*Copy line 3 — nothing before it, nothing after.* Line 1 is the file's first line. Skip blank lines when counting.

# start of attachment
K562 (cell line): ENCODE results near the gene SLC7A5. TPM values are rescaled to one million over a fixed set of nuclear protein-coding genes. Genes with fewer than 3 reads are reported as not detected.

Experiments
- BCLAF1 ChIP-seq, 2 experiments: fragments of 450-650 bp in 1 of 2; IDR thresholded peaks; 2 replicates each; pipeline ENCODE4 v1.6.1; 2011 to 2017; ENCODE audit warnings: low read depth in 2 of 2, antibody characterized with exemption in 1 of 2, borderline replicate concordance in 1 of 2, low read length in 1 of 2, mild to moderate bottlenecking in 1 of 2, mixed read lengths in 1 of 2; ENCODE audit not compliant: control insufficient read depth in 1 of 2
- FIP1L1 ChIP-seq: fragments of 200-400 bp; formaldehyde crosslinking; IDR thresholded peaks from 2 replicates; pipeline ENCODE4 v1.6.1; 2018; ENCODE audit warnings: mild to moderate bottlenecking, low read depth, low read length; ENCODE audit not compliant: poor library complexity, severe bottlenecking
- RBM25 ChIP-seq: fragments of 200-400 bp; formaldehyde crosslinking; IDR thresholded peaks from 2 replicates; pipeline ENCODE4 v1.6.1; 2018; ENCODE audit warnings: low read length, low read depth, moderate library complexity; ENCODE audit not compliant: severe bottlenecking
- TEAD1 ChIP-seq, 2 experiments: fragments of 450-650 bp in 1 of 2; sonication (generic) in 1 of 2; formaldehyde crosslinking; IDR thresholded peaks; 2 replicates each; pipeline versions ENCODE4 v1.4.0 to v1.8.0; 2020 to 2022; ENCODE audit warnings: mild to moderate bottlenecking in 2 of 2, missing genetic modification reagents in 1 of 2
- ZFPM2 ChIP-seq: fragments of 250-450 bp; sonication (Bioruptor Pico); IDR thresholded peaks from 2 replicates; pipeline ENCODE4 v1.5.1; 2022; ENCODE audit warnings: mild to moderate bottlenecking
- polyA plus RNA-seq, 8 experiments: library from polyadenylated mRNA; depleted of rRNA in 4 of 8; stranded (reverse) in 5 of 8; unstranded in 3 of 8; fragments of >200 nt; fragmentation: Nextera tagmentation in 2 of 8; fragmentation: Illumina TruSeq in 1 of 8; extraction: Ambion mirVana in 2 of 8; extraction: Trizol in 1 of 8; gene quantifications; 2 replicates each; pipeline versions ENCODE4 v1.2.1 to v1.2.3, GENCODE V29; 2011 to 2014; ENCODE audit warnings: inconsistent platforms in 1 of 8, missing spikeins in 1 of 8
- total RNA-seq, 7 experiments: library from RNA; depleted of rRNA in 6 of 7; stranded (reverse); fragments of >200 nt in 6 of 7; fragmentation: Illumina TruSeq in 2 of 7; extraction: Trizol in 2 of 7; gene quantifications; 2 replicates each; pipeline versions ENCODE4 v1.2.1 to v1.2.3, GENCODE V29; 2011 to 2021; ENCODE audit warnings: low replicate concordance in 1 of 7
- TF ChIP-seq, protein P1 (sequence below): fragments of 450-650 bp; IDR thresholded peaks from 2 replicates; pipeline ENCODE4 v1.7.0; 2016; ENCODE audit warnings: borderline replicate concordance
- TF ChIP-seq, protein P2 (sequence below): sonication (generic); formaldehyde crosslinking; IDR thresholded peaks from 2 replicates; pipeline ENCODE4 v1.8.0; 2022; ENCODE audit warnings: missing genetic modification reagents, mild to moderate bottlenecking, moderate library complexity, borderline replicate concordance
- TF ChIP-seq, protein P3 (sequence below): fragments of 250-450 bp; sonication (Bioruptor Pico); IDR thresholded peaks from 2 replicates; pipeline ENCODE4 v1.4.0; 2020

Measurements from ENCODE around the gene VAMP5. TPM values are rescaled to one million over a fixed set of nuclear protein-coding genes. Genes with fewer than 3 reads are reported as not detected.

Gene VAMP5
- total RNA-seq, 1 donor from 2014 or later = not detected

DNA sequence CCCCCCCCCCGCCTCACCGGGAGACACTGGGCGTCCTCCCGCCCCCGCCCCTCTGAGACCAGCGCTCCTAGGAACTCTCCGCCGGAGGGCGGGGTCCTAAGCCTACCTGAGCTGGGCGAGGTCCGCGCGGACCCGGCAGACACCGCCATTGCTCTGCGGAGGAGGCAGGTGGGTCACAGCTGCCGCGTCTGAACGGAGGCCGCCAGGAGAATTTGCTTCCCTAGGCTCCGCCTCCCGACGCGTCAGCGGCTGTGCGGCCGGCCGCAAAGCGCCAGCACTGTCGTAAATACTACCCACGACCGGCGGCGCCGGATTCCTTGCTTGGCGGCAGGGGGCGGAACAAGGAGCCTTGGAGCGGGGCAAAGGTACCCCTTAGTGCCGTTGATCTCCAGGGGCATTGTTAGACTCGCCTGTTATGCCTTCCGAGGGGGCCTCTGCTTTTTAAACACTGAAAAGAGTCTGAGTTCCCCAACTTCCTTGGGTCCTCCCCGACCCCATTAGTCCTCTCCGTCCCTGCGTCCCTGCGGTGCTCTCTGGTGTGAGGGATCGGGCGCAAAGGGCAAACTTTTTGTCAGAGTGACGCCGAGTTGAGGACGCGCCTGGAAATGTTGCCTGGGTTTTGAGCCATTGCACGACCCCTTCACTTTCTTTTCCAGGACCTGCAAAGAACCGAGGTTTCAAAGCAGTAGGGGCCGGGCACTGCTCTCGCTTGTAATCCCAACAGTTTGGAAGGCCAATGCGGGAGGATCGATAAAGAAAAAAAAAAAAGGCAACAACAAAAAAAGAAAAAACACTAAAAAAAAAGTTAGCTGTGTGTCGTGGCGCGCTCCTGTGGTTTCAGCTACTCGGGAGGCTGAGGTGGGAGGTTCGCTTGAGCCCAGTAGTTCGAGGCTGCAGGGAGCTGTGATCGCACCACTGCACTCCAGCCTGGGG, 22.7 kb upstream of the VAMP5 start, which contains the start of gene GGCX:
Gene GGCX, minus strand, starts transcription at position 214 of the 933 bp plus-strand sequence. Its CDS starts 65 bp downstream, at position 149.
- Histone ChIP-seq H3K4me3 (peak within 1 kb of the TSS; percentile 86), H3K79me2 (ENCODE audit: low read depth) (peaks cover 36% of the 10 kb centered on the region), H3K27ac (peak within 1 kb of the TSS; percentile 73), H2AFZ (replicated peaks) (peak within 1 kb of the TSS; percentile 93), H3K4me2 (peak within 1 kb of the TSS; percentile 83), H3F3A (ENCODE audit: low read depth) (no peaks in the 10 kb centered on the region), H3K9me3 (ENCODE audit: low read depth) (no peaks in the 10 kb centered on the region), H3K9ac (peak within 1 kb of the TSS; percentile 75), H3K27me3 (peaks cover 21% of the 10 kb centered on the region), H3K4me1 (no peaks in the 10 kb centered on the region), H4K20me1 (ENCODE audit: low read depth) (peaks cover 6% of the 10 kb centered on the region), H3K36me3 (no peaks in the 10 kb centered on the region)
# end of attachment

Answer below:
- BCLAF1 ChIP-seq, 2 experiments: fragments of 450-650 bp in 1 of 2; IDR thresholded peaks; 2 replicates each; pipeline ENCODE4 v1.6.1; 2011 to 2017; ENCODE audit warnings: low read depth in 2 of 2, antibody characterized with exemption in 1 of 2, borderline replicate concordance in 1 of 2, low read length in 1 of 2, mild to moderate bottlenecking in 1 of 2, mixed read lengths in 1 of 2; ENCODE audit not compliant: control insufficient read depth in 1 of 2